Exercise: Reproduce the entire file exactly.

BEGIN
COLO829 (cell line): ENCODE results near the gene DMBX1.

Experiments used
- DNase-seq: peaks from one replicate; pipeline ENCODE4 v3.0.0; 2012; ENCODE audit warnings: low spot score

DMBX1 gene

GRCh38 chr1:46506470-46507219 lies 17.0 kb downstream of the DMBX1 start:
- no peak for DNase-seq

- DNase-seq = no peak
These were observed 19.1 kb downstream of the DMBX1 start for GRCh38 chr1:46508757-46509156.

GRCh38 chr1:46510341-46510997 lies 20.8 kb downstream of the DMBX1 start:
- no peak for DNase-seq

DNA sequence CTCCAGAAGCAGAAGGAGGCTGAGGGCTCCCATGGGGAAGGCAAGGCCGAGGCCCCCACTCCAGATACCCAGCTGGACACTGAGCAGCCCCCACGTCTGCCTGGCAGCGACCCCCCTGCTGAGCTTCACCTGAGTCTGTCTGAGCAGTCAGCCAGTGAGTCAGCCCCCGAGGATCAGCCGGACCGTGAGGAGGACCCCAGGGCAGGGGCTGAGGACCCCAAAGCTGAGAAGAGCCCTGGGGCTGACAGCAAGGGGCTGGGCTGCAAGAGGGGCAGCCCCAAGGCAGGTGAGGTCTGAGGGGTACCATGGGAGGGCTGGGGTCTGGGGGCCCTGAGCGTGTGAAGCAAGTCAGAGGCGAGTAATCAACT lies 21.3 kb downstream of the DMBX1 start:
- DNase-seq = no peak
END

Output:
COLO829 (cell line): ENCODE results near the gene DMBX1.

Experiments used
- DNase-seq: peaks from one replicate; pipeline ENCODE4 v3.0.0; 2012; ENCODE audit warnings: low spot score

DMBX1 gene

GRCh38 chr1:46506470-46507219 lies 17.0 kb downstream of the DMBX1 start:
- no peak for DNase-seq

- DNase-seq = no peak
These were observed 19.1 kb downstream of the DMBX1 start for GRCh38 chr1:46508757-46509156.

GRCh38 chr1:46510341-46510997 lies 20.8 kb downstream of the DMBX1 start:
- no peak for DNase-seq

DNA sequence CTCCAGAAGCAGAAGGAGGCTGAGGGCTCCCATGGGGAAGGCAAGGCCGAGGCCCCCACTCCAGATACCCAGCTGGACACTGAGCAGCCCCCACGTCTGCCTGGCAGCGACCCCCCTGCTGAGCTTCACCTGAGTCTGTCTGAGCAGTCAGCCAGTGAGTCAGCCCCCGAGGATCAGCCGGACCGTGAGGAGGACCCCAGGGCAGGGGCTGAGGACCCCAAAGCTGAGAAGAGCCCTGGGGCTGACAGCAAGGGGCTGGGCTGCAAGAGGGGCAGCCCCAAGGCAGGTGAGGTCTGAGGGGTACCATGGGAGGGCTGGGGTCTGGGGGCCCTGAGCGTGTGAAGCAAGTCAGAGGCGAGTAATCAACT lies 21.3 kb downstream of the DMBX1 start:
- DNase-seq = no peak